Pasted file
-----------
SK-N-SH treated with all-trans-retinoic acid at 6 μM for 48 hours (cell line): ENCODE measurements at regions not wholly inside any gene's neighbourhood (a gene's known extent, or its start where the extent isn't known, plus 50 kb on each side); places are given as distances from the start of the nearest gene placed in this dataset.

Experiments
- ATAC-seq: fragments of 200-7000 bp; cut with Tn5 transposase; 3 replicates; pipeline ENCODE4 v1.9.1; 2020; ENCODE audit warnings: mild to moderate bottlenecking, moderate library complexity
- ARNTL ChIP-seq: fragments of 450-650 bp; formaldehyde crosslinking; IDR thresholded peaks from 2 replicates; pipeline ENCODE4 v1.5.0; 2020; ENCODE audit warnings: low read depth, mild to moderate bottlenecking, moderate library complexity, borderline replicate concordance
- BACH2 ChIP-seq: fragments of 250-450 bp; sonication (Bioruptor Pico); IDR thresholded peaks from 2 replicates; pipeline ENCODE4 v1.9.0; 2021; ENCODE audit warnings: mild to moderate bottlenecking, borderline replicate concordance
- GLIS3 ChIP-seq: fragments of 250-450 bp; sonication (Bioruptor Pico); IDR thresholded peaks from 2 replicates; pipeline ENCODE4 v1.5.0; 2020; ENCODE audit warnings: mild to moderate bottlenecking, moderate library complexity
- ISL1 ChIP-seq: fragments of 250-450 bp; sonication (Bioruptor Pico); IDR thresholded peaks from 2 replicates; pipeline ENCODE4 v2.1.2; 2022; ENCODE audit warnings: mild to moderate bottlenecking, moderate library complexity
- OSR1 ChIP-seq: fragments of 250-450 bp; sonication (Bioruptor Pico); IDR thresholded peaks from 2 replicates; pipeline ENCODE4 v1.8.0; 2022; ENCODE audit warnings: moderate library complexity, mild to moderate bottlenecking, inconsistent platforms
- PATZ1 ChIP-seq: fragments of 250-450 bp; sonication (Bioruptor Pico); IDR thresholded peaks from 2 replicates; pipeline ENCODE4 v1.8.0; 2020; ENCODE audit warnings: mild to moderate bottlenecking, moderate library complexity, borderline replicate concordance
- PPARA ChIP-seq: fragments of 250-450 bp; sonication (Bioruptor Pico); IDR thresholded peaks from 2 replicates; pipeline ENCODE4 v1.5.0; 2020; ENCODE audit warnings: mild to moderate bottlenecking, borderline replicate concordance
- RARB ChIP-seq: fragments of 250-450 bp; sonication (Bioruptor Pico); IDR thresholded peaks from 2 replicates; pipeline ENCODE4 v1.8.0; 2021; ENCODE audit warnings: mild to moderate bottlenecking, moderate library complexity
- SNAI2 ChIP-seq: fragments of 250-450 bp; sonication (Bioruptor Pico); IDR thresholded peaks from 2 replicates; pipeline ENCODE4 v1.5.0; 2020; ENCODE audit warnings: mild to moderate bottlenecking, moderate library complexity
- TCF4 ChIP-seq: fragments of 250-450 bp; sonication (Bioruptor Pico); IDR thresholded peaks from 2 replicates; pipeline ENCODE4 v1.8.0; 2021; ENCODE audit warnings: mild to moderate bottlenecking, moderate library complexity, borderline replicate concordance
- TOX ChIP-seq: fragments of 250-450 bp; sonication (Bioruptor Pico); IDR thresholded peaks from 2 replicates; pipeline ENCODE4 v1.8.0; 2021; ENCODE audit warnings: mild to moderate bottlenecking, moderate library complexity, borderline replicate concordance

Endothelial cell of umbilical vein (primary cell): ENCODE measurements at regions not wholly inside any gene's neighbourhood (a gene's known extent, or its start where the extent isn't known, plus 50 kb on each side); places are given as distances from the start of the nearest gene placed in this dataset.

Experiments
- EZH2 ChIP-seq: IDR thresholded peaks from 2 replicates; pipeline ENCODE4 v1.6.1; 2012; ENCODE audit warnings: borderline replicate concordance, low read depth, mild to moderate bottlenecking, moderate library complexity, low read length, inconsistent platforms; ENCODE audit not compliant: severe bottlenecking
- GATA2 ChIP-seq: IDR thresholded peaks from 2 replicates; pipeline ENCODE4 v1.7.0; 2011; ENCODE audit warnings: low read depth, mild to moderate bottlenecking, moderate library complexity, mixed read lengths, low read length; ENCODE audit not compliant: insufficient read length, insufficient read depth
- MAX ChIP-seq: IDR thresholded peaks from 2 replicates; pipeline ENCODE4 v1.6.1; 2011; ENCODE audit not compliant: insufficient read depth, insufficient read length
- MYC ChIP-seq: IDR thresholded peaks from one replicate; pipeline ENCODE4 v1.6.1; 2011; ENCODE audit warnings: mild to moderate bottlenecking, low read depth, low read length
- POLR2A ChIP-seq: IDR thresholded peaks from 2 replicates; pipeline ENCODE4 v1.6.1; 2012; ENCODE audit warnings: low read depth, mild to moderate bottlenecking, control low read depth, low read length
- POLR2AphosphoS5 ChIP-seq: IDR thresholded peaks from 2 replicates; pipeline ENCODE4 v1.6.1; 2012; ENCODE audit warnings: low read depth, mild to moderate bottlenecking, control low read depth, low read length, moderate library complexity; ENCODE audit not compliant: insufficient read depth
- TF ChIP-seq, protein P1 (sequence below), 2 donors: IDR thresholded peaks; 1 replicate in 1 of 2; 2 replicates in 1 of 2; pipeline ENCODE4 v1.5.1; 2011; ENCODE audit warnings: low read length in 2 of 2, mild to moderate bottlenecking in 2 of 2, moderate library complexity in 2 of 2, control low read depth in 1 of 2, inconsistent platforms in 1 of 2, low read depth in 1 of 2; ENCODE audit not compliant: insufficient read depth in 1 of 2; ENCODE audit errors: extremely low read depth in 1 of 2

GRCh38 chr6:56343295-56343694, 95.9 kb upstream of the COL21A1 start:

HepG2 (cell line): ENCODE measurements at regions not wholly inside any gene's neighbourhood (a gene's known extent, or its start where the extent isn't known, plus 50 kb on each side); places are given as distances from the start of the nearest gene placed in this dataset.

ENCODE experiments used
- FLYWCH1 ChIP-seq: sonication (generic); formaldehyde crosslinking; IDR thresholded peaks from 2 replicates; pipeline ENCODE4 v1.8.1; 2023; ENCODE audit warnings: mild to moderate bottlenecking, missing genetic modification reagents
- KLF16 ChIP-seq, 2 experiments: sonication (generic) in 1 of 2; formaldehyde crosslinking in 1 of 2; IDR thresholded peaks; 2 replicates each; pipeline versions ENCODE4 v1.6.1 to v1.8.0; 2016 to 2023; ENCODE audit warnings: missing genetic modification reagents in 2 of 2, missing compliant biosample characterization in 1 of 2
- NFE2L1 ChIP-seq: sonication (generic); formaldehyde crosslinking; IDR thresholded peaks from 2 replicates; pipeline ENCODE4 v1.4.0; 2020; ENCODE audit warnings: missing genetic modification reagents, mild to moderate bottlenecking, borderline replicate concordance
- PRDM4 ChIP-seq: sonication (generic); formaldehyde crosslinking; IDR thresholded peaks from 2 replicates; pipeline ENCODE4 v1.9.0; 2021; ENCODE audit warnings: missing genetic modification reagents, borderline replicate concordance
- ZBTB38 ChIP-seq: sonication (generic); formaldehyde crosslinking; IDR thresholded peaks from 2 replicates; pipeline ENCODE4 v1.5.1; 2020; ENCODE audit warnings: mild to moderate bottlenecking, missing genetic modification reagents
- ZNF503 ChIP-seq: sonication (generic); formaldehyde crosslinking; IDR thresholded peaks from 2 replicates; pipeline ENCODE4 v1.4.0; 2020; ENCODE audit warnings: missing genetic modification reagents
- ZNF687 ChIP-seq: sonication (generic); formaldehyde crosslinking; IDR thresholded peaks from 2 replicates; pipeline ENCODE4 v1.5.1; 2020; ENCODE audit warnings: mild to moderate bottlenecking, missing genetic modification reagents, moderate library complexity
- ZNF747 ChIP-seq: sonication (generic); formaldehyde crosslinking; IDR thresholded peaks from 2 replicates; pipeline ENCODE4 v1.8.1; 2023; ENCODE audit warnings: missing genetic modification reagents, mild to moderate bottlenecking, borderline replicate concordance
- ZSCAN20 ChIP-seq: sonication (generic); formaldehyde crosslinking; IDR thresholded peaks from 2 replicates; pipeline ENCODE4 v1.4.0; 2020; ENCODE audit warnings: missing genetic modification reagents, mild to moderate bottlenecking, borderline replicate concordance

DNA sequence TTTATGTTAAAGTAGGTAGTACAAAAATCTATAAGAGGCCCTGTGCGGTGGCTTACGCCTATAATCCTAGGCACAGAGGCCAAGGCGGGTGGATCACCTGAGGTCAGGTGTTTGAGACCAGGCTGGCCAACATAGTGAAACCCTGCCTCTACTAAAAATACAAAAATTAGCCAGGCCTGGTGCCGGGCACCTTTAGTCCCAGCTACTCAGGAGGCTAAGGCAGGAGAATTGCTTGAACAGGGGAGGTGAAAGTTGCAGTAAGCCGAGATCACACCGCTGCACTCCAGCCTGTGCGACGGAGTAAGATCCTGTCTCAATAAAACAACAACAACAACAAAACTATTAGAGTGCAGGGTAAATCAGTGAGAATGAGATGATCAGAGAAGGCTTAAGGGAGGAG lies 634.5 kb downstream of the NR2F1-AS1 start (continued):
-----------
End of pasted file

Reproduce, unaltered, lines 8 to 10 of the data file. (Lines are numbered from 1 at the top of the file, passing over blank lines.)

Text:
- OSR1 ChIP-seq: fragments of 250-450 bp; sonication (Bioruptor Pico); IDR thresholded peaks from 2 replicates; pipeline ENCODE4 v1.8.0; 2022; ENCODE audit warnings: moderate library complexity, mild to moderate bottlenecking, inconsistent platforms
- PATZ1 ChIP-seq: fragments of 250-450 bp; sonication (Bioruptor Pico); IDR thresholded peaks from 2 replicates; pipeline ENCODE4 v1.8.0; 2020; ENCODE audit warnings: mild to moderate bottlenecking, moderate library complexity, borderline replicate concordance
- PPARA ChIP-seq: fragments of 250-450 bp; sonication (Bioruptor Pico); IDR thresholded peaks from 2 replicates; pipeline ENCODE4 v1.5.0; 2020; ENCODE audit warnings: mild to moderate bottlenecking, borderline replicate concordance